Should You Try Following the ‘Clean Eating’ Trend?

If the moniker ‘Generation Z’ still reminds you of a postmodernist satirical novel and ‘Instagram’ brings to mind a set of digital scales, then you may not yet be familiar with the ‘clean eating’ trend which has been storming the Western world over the last couple of years. Promoted by shiny-haired, rippling bodied fitness models through blogs, social media and, in the case of the truly successful, dietary cookbooks, clean eating promises to improve your health, looks and wellbeing in one fell swoop. But does it have a darker side?

What is Clean Eating?

It may sound like a euphemism for a punishing regime of food-sanitising, but the premise of clean eating is relatively simple. It’s a concept rather than a specific diet, meaning it has no official definition – but, in essence, it means eating ‘real’ foods – i.e., foods that are as natural, unadulterated and unprocessed as possible [1]. This means avoiding preservatives, additives, refined foods and even certain forms of cooking – at its most extreme, clean eating involves an entirely raw and natural diet. This means eating a largely plant-based diet, the benefits of which are well documented [2]. Plant-based regimes have been linked to a lower risk of diabetes, obesity and cardiovascular disease – so is it time to cleanse your cupboard?

The Problem with Clean Eating

The most commonly discussed issue with clean eating is that it’s elitist. To follow the diet correctly, meals need to be cooked from scratch, which is overly restrictive and unrealistic for most people. There’s also the time-cost of analysing labels for forbidden ingredients like salt and sugar to consider. Another common bug-bear is the implications of superiority which are indicated in the trend’s very name. After all, if you’re not ‘clean eating’, you must be ‘dirty eating’, and who wants to do that? Following such a strict dietary regime may place limitations on socialising, as well: alcohol is off limits, and most restaurants do, at the very least, cook their food.

However, these are far from the most concerning issues raised by the clean eating trend. At the heart of this fad is nutritional advice which is promoted, for the most part, by food bloggers with no formal nutritional or scientific training. Take Deliciously Ella, one of clean eating’s most prominent proponents, who claims that her switch to clean eating cured her chronic fatigue, Irritable Bowel Syndrome and Postural Tachycardia Syndrome. This is where clean eating starts to turn murky – because many of its most famous proponents make similar, scientifically unsubstantiated health claims of this kind.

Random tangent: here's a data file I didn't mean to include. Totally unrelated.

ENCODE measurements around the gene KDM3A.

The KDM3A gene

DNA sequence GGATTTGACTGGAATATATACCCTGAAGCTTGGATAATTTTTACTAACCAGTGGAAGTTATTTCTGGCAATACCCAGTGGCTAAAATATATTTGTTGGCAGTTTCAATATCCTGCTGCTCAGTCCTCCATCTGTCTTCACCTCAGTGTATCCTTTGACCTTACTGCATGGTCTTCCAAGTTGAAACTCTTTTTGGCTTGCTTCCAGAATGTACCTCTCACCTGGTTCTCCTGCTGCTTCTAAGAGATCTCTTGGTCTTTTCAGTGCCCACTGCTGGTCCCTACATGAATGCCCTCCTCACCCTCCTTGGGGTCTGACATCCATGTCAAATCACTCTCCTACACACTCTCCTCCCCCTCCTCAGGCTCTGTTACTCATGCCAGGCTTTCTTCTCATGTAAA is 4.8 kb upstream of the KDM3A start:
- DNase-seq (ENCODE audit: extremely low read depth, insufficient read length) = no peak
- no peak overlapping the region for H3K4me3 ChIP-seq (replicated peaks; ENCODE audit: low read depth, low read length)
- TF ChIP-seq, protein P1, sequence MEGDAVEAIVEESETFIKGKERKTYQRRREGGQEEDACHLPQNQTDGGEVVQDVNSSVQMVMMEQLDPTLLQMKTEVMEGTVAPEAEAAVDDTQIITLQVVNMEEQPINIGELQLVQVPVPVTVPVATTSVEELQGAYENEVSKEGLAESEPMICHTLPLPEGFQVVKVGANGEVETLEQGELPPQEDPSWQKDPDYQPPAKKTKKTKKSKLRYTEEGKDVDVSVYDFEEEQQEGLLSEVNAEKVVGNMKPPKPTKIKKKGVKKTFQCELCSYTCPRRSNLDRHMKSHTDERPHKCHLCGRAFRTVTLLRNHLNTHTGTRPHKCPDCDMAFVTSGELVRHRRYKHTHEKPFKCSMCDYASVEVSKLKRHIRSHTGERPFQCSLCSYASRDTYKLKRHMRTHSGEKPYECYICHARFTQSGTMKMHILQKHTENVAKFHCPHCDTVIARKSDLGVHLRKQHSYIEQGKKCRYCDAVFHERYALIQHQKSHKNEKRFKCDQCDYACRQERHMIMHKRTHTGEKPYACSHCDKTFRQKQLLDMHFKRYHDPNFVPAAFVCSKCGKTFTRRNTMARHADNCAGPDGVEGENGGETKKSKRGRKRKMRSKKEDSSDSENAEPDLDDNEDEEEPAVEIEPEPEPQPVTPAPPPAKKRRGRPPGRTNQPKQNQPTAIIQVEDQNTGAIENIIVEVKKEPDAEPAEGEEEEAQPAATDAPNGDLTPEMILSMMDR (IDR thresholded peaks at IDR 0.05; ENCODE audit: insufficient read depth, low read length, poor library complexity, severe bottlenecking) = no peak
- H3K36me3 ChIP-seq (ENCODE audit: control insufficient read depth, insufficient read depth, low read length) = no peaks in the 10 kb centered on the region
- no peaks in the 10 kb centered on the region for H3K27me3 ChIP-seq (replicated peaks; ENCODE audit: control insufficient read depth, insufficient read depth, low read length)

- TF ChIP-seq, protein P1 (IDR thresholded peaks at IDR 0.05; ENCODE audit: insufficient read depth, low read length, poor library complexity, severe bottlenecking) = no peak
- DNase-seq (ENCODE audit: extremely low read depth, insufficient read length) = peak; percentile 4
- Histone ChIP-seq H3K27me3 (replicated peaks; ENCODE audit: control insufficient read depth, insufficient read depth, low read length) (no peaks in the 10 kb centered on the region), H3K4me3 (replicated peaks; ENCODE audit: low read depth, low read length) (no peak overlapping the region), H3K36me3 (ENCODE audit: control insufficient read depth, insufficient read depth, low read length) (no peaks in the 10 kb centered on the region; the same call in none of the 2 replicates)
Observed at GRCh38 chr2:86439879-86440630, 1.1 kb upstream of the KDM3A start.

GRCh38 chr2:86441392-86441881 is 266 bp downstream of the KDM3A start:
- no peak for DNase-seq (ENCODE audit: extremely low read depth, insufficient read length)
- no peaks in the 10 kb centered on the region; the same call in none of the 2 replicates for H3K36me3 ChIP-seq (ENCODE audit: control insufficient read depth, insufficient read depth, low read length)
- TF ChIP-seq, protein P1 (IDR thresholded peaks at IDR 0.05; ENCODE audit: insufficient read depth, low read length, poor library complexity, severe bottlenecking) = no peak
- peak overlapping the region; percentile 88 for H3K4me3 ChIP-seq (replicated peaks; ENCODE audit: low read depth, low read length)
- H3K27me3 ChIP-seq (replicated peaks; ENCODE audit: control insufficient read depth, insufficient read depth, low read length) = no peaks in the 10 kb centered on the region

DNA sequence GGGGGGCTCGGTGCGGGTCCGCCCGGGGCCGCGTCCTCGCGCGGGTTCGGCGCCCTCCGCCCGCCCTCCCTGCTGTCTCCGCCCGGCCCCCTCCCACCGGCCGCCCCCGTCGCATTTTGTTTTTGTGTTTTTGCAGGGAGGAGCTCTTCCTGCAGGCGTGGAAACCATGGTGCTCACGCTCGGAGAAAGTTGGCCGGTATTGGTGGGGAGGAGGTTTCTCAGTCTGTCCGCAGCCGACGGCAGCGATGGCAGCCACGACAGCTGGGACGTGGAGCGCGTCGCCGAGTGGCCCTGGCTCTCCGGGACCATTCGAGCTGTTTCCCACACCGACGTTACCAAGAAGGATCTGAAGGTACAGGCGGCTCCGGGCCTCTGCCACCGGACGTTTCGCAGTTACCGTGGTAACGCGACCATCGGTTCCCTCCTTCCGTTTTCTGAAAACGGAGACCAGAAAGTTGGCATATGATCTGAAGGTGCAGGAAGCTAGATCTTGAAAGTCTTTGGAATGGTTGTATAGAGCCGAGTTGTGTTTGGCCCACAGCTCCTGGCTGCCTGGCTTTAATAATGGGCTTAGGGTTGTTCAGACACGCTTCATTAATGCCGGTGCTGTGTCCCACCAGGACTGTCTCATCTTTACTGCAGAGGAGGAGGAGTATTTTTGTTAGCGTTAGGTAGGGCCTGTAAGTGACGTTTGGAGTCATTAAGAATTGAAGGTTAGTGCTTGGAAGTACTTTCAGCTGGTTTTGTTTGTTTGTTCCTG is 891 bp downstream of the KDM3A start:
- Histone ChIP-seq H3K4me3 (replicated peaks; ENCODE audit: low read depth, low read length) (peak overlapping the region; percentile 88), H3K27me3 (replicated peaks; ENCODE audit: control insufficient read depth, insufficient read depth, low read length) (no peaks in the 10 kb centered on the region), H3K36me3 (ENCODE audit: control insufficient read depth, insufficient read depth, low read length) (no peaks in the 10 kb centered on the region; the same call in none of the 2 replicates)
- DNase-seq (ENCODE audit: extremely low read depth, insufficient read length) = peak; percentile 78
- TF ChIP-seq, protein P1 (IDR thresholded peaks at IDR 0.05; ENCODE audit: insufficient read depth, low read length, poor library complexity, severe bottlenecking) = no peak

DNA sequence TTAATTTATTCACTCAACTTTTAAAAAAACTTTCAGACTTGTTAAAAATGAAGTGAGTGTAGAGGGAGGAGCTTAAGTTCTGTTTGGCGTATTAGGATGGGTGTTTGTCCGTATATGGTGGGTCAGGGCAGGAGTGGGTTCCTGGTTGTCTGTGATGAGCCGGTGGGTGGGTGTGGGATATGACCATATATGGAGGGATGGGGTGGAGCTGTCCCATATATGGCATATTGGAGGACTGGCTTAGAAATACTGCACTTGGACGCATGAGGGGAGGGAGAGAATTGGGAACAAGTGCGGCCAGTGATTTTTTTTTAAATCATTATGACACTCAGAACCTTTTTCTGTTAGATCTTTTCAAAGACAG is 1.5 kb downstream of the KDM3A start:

The ‘Gluten-Free’ trend arose from clean eating and is now predicted to be a $7.59 billion industry by 2020 – despite the fact that Coeliac Disease (a digestive disease which is caused by an adverse reaction to gluten) affects just 1% of the population [3]. In fact, medical research shows that avoiding gluten may actually have an adverse effect on the health of non-coeliac sufferers, with studies showing the dietary exclusion may increase your risk of heart disease, not lessen it [4].

Does Clean Eating Have a Rotten Soul?

So does this mean that clean eating is innately bad? No. The problem is that clean eating tends to target and be propagated by young, scientifically naive individuals, who take its most basic principles to an extreme. Clearly, avoiding packaged foods, reducing salt and sugar and trying to eat a more plant-based diet has its roots in sound dietary advice – it’s when it’s taken from a guideline to a way of life that it becomes problematic. No doctor worth their salt (or lack thereof) will recommend a diet which involves dismissing so many perfectly adequate food groups – or encourage you to feel shameful about eating the odd piece of junk or processed food. A balanced diet involves moderation, not extremes – and what’s the point of prolonging your healthy years if you can’t enjoy the odd beer and burger combo, anyway?

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[1] https://www.fitnessmagazine.com/weight-loss/plans/diets/clean-eating/

[2 https://www.ncbi.nlm.nih.gov/pmc/articles/PMC3662288/

[3] http://www.nhs.uk/conditions/Coeliac-disease/Pages/Introduction.aspx

[4] http://www.bmj.com/content/357/bmj.j1892

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